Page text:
With this information the thief can use it to make counterfeit credit cards or make unauthorized purchases over the phone or Internet. Unfortunately there is no way to tell when your card has been skimmed. The most important step you can take is to review your statements for unauthorized purchases. There are numerous ways that this skimming device can be used so always review your statements carefully.

IRS E-mail Scam
Recently, there has been an email making the rounds on the Internet claiming con-artists, purporting to be the IRS, are conducting an e-audit of your return and they need your full name, address, and social security number sent to them via reply email. The forwarded email message is a warning against this scam, but there is a problem, the scam does not exist-at least not yet.

It caused enough concern, that for a time, the State of Michigan posted a warning about the scam on its Department of Treasury website. The IRS says that it has no knowledge of such a scam and that it did not send out any warning as the forwarded email suggests. Further, the IRS does not conduct e-audits or request such information via email or notify individuals of audits in this manner.

As a way to protect your identity, never send your personal information and social security number via email to anyone. This information could easily be used to steal your identity and cause unnecessary havoc for you.

ATM Fraud Scheme
With many of us taking vacations during this time of year, ATM (automated teller machine) usage tends to increase. ATM's can be a fast and efficient way of getting money while traveling. However, if we do not take precautions, they can also be an easy way for someone to steal your cash.

The latest ATM scheme involves a thin, clear piece of plastic. This plastic is inserted into the ATM where we would normally insert our cards. When someone tries to use the ATM, the machine is unable to read the card. This causes the ATM to continuously ask the user to re-enter their PIN (personal identification number). Meanwhile, the fraudster who put the plastic in the machine is standing somewhere nearby watching while the PIN is input over and over. Eventually the unsuspecting victim gives up thinking that the machine is broken and has kept their card. The thief will then remove the plastic and be able to enter the PIN and get cash from the victim's account.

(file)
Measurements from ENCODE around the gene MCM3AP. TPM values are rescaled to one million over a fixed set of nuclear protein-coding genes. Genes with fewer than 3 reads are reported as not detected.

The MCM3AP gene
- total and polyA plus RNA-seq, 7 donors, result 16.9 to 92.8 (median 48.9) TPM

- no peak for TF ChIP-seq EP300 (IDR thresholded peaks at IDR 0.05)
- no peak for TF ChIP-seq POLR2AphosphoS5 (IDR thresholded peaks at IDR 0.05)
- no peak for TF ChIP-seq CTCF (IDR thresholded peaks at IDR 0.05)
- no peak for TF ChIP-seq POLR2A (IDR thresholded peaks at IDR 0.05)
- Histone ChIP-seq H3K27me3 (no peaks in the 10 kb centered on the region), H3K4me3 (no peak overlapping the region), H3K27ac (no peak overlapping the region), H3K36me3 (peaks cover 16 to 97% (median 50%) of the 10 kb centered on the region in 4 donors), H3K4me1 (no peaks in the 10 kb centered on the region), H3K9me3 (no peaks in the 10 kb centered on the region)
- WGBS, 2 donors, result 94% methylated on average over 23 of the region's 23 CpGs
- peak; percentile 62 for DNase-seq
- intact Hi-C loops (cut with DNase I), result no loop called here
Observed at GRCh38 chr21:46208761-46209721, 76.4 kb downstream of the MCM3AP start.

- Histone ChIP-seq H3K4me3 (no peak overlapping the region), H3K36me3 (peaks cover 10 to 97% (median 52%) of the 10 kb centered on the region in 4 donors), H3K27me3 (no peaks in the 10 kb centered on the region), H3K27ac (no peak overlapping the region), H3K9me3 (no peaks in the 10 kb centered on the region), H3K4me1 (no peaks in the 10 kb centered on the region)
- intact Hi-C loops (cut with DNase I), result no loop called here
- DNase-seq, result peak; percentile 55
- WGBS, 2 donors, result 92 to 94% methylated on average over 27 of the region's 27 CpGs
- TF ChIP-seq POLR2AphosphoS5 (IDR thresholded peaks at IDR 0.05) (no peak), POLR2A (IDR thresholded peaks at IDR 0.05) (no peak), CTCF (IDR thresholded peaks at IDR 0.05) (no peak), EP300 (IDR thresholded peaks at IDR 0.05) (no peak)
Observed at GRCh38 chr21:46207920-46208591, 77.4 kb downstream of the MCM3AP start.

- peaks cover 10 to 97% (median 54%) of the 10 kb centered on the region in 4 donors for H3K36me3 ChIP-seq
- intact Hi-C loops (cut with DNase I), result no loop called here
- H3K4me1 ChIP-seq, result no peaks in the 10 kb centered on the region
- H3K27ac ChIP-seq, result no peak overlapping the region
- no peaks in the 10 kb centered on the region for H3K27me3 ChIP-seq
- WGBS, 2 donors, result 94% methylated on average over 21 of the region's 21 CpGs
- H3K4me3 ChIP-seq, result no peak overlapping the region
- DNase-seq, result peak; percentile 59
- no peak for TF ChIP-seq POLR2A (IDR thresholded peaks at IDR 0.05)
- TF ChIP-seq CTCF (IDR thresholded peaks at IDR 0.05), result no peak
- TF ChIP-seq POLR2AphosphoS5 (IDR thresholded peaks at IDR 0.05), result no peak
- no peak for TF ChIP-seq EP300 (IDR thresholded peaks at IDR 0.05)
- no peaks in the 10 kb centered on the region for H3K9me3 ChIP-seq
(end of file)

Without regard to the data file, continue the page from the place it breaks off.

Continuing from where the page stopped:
To protect yourself from this scheme run your finger over the card slot to feel for the plastic. If the plastic is there you should be able to feel two points, which are used by the thief to remove it. If you do find the plastic or any other device report it immediately to the bank and the local police department.

809 Area Code Phone Scam
Recently, there has been an email going around the Internet advising people to never call the area code 809. Although not everything in the email forward may be accurate, the scam is real. There are some things that you should be aware of in protecting yourself.

This is an old scam that has been around for several years and still exists. AT & T and the Federal Communications Commission (FCC) acknowledge its existence and have posted warnings to consumers on their websites. The scam lures people to call certain telephone numbers in the 809 area code by sending them emails, faxes, or beeper messages. The messages advise the victim to call the number to get more information about a family member who has been arrested or injured, to claim a prize, to offer employment opportunities, etc. What the message does not relay to the victim is the cost of the call. The 809 area code is located in the Dominican Republic, thus making it an international call. While most phone numbers in 809 are legitimate, the ones related to the scam are set up as a pay-per-call service, much like a 900 number in the United States. The victim can be charged an exorbitant amount for the call. The victim can be charged hundreds of dollars for the call and they will not be aware of the charges until their phone bill arrives. Unfortunately for the victim, there is little that can be done to recover the charges incurred once the call has been made. Because the area code 809 is in a foreign country, United States Law protecting consumers does not apply. Since the victim actually made the call, they will be liable for the charges incurred.